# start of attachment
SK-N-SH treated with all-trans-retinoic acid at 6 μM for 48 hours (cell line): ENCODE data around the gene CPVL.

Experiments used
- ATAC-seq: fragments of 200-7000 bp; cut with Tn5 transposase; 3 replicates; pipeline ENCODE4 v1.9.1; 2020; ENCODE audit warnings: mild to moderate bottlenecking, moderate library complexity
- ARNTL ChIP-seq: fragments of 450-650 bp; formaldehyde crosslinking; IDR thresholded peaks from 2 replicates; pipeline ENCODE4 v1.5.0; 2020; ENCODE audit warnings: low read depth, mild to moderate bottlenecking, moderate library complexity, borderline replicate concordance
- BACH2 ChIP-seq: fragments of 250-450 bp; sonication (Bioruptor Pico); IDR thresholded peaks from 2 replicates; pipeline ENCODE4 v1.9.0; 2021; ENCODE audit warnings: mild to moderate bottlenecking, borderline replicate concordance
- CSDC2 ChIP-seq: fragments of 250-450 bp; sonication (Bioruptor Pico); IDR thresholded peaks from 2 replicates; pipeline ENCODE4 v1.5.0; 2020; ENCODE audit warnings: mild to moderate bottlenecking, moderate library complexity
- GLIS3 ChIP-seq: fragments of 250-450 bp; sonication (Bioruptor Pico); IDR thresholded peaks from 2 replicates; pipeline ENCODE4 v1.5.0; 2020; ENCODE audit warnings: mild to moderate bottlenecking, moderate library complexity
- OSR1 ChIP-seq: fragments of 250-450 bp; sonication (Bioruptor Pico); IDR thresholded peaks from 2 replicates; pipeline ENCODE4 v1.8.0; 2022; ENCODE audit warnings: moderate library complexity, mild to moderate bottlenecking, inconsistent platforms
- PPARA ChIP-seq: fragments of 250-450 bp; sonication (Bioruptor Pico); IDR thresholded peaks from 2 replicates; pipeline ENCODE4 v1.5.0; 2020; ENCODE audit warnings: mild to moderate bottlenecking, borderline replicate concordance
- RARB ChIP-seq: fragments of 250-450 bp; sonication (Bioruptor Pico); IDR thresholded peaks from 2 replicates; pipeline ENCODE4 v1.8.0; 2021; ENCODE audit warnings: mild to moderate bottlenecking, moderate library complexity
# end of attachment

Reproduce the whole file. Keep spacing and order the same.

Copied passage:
SK-N-SH treated with all-trans-retinoic acid at 6 μM for 48 hours (cell line): ENCODE data around the gene CPVL.

Experiments used
- ATAC-seq: fragments of 200-7000 bp; cut with Tn5 transposase; 3 replicates; pipeline ENCODE4 v1.9.1; 2020; ENCODE audit warnings: mild to moderate bottlenecking, moderate library complexity
- ARNTL ChIP-seq: fragments of 450-650 bp; formaldehyde crosslinking; IDR thresholded peaks from 2 replicates; pipeline ENCODE4 v1.5.0; 2020; ENCODE audit warnings: low read depth, mild to moderate bottlenecking, moderate library complexity, borderline replicate concordance
- BACH2 ChIP-seq: fragments of 250-450 bp; sonication (Bioruptor Pico); IDR thresholded peaks from 2 replicates; pipeline ENCODE4 v1.9.0; 2021; ENCODE audit warnings: mild to moderate bottlenecking, borderline replicate concordance
- CSDC2 ChIP-seq: fragments of 250-450 bp; sonication (Bioruptor Pico); IDR thresholded peaks from 2 replicates; pipeline ENCODE4 v1.5.0; 2020; ENCODE audit warnings: mild to moderate bottlenecking, moderate library complexity
- GLIS3 ChIP-seq: fragments of 250-450 bp; sonication (Bioruptor Pico); IDR thresholded peaks from 2 replicates; pipeline ENCODE4 v1.5.0; 2020; ENCODE audit warnings: mild to moderate bottlenecking, moderate library complexity
- OSR1 ChIP-seq: fragments of 250-450 bp; sonication (Bioruptor Pico); IDR thresholded peaks from 2 replicates; pipeline ENCODE4 v1.8.0; 2022; ENCODE audit warnings: moderate library complexity, mild to moderate bottlenecking, inconsistent platforms
- PPARA ChIP-seq: fragments of 250-450 bp; sonication (Bioruptor Pico); IDR thresholded peaks from 2 replicates; pipeline ENCODE4 v1.5.0; 2020; ENCODE audit warnings: mild to moderate bottlenecking, borderline replicate concordance
- RARB ChIP-seq: fragments of 250-450 bp; sonication (Bioruptor Pico); IDR thresholded peaks from 2 replicates; pipeline ENCODE4 v1.8.0; 2021; ENCODE audit warnings: mild to moderate bottlenecking, moderate library complexity